This is an online synopsis of the topic which shows the executive summary and key contacts sections. To view the full document, please download it.
|Topic title||Adult mental health (2016)|
|Topic owner||Mental Health Joint Commissioning Group|
|Topic author(s)||Liz Pierce and Helene Denness|
|Topic quality reviewed||January 2016|
|Topic endorsed by||MH JCG 21st January 2016|
|Current version||March 2016|
|Replaces version||April 2011|
|Linked JSNA topics|
|Insight Document ID||63575|
Mental health problems are common, disabling and costly.
In 2014, Nottingham Health and Wellbeing Board approved the Nottingham City Mental Health and Wellbeing Strategy, Wellness in Mind. Wellness in Mind brings together the vision for improved mental health and social inclusion across the life course under five priorities.
1. Promoting mental resilience and preventing mental health problems
2. Identifying problems early and supporting effective interventions
3. Improving outcomes through effective treatment and relapse prevention
4. Ensuring adequate support for those with mental health problems
5. Improving the wellbeing and physical health of those with mental health problems.
The use of the term ‘mental health problem’ mirrors that used in the National Strategy (DH2011) and is therefore used in this chapter as an umbrella term to describe the full range of diagnosable mental illnesses and disorders, including personality disorder.
There are many factors that influence mental health and wellbeing including personal relationships, childhood experience, employment, housing, safety, built and natural environment and experience of discrimination. At a personal level, the ‘five ways to wellbeing’ (NEF 2008) identified key messages for mental health promotion: be physically active, connect with other people, keep learning, take notice ( based on mindfulness) and give time to other people ( e.g. volunteering). There is a Wellness in Mind training programme which aims to Increase awareness and understanding of mental health and wellbeing across Nottingham. Mental wellbeing is measured each year in Nottingham and the groups with the lowest levels of wellbeing are the unemployed and those with long term health problems.
Mental health problems are very common and it is estimated up to one in two adults will experience problems at some point in their lives (Kessler 2007). Mental health problems range from severe mental illness, such as schizophrenia to common mental health problems such as anxiety and depression. All these conditions can be highly disabling and affect family, working and social life.
Adults with enduring mental health problems can be one of the most socially excluded groups in society, experiencing stigma and wide ranging social disadvantage as well as poor physical health outcomes. Under the Equality Act people with long term mental health problems may be considered to be disabled, with requirements of all services to make reasonable adjustments to enable them to benefit.
Mental health and physical health are interlinked. People with mental health problems experience higher rates of physical illness and a lower life expectancy (De Hert 2011), and those with chronic or long term physical health problems are more likely to experience mental health problems, often unrecognised and untreated. (Naylor 2012).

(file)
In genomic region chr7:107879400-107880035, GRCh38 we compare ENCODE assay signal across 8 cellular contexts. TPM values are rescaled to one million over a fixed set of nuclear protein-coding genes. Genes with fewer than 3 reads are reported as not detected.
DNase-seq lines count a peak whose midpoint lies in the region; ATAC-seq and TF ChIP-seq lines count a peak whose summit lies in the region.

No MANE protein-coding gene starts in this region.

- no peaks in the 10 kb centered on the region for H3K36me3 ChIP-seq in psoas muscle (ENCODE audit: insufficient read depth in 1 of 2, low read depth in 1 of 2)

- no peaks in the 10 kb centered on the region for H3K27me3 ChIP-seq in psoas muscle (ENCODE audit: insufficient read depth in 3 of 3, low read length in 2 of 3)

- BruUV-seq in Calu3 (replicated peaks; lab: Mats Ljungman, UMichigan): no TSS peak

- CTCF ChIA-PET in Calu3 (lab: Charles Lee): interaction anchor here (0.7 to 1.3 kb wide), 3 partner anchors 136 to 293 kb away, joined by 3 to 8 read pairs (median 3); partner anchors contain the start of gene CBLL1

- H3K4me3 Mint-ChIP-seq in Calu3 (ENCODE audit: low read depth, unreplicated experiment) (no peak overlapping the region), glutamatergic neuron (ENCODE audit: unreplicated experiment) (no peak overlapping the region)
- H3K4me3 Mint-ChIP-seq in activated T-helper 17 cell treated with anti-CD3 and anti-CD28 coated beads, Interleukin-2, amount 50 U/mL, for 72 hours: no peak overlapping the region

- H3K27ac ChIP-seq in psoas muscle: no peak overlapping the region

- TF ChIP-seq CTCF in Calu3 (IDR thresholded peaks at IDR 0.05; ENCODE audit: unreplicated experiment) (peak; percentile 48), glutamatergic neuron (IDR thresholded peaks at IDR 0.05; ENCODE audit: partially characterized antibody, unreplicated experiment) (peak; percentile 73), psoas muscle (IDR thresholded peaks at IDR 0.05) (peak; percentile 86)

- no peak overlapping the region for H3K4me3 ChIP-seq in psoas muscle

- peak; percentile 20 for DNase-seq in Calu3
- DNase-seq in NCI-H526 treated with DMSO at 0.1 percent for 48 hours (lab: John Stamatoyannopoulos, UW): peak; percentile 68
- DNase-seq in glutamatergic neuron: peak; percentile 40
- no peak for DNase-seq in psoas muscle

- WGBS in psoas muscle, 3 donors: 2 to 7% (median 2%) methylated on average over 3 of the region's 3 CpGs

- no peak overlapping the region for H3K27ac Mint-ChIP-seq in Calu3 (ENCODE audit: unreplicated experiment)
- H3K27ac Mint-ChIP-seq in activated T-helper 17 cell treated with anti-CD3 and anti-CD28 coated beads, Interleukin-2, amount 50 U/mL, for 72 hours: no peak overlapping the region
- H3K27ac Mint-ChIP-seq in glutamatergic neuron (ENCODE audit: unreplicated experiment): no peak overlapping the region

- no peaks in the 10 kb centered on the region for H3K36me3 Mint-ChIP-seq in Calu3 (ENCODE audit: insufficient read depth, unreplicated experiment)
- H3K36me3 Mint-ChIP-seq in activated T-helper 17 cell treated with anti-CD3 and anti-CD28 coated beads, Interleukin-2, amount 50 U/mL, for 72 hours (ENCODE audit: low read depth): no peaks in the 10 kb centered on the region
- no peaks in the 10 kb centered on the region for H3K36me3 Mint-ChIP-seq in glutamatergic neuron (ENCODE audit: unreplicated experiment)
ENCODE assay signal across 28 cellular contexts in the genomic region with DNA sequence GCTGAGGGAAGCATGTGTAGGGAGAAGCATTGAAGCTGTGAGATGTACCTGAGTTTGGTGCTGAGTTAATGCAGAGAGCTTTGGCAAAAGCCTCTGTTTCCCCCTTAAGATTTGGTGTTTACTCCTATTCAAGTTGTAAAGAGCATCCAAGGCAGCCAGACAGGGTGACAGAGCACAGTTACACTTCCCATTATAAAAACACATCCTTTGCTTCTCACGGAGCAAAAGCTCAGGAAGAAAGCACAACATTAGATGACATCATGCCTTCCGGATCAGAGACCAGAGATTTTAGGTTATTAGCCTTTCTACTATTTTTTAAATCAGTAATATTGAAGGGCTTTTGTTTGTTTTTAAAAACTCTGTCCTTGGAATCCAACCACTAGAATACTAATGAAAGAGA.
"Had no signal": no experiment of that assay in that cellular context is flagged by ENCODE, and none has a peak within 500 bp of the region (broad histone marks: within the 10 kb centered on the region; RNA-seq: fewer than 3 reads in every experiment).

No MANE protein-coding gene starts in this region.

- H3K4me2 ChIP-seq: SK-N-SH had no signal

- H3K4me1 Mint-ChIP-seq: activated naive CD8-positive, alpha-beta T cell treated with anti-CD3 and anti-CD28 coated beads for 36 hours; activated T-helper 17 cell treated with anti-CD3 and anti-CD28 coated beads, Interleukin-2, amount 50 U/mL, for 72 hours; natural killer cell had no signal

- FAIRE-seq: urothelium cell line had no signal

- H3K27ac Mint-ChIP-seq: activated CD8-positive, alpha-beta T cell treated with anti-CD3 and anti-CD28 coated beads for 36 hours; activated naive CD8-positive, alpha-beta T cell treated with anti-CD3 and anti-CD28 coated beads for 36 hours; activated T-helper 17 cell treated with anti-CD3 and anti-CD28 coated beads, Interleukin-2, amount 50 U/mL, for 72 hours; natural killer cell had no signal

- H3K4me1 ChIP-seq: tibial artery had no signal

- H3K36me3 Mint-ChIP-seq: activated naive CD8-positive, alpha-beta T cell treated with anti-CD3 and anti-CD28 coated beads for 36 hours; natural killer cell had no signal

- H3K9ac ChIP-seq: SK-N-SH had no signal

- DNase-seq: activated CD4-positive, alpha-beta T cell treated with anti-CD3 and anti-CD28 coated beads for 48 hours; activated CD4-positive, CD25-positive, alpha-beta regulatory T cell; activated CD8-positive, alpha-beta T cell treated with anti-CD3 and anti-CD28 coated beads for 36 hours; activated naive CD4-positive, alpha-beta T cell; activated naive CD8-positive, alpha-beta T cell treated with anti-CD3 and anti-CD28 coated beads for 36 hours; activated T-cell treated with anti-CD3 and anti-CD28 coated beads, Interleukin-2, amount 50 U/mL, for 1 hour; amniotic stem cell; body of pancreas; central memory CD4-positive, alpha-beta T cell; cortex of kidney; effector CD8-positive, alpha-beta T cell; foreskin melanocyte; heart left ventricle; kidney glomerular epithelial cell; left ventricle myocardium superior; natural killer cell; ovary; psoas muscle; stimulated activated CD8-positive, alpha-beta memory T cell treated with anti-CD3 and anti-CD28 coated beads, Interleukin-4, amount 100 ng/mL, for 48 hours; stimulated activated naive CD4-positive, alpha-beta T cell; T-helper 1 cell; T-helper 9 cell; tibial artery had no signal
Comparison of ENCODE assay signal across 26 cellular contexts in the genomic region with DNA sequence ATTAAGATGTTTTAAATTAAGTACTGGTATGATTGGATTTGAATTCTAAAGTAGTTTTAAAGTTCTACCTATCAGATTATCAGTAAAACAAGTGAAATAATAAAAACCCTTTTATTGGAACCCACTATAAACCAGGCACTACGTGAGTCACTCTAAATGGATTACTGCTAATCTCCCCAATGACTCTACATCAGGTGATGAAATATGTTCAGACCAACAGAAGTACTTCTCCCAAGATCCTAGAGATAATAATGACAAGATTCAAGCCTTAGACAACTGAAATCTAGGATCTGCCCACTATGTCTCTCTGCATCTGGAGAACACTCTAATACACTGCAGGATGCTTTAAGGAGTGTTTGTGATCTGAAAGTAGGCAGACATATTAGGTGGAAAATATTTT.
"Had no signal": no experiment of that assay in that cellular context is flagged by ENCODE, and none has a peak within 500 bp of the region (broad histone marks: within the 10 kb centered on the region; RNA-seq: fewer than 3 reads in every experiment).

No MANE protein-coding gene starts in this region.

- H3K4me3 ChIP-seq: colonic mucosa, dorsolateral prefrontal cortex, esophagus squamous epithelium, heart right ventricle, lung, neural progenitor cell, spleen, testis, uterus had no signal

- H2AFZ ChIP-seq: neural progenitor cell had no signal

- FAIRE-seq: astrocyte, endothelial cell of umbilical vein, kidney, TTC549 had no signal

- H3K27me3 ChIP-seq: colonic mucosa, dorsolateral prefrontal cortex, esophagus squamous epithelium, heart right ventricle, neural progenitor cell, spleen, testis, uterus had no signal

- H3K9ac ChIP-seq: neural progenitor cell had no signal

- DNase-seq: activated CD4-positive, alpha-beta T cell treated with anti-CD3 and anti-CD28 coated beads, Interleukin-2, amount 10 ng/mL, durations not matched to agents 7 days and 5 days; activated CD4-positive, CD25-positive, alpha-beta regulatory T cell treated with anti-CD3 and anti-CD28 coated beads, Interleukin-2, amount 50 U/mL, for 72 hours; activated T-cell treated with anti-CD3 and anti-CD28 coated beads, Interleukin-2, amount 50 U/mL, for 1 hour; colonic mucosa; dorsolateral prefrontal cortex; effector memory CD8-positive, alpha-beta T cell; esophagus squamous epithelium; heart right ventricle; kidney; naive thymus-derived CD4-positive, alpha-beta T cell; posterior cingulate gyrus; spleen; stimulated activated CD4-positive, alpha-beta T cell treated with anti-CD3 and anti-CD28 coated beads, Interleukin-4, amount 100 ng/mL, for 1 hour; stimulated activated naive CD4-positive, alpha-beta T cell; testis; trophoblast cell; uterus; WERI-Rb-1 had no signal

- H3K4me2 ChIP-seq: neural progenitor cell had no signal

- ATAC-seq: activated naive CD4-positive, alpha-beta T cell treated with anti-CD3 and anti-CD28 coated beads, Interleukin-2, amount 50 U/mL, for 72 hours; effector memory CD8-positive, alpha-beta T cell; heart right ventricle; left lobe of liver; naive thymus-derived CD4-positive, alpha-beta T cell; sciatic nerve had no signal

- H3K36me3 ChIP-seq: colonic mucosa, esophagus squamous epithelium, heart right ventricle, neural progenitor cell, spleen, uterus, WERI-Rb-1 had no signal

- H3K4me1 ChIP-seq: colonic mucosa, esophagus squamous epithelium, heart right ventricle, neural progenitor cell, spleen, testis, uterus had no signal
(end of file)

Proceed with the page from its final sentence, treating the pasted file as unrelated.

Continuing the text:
Mental health problems impact on individuals, families, communities, and society as a whole, with immense social and financial costs. Mental illness is an important cause of social inequality as well as a consequence. Mental health problems contribute a higher percentage of total ‘disability adjusted life years’ in the UK than any other long term illness (14%, or 23% with drug and alcohol abuse included, compared to cardiovascular disease 12%, cancer 13% and respiratory illnesses 8%) (WHO 2009). Estimates put the full cost of mental health problems in England at £105.2 billion (Centre for Mental Health 2010), and mental illness accounts for about 13% of total NHS spend (Parsonage et al 2012). In Nottingham the largest proportion of ESA claimants (50.8%) are recorded as having ‘mental and behavioural disorders’, which accounts for over 8,000 adults of working age (Nottingham City Health and Wellbeing Board 2015)
Mental health service improvement is a national priority ( DH 2016), particularly focussing on crisis care, perinatal mental health, ending inappropriate use of police intervention, better access to psychological therapies and parity of esteem (giving equal value to mental and physical health). Building on the NHS Mandate, NHS England has published the Five Year Forward View for Mental Health, an independent report by the Mental Health Taskforce that sets national aspirations to 2020.In Nottingham, mental health urgent care is included as a local NHS vanguard, there is a Crisis Concordat partnership, and in 2015 Nottingham City HWBB agreed a Suicide Prevention Strategy .
Citizens reported finding the system of mental health services confusing and difficult to navigate and were not always clear where to first turn for support. It is anticipated that the newly commissioned mental health and wellbeing service will serve to meet this need.
Ensure all commissioned mental health services:
Commissioners of other services that impact upon mental health and wellbeing should:
Liz Pierce, Insight Specialist Public Health, Nottingham City Council,
Helene Denness, Consultant in Public Health, Nottingham City Council
Ciara Stuart, Head of Commissioning - Mental Health, Nottingham Clinical Commissioning Group
Bobby Lowen, Lead Commissioning Manager, Commissioning and Insight, Nottingham City Council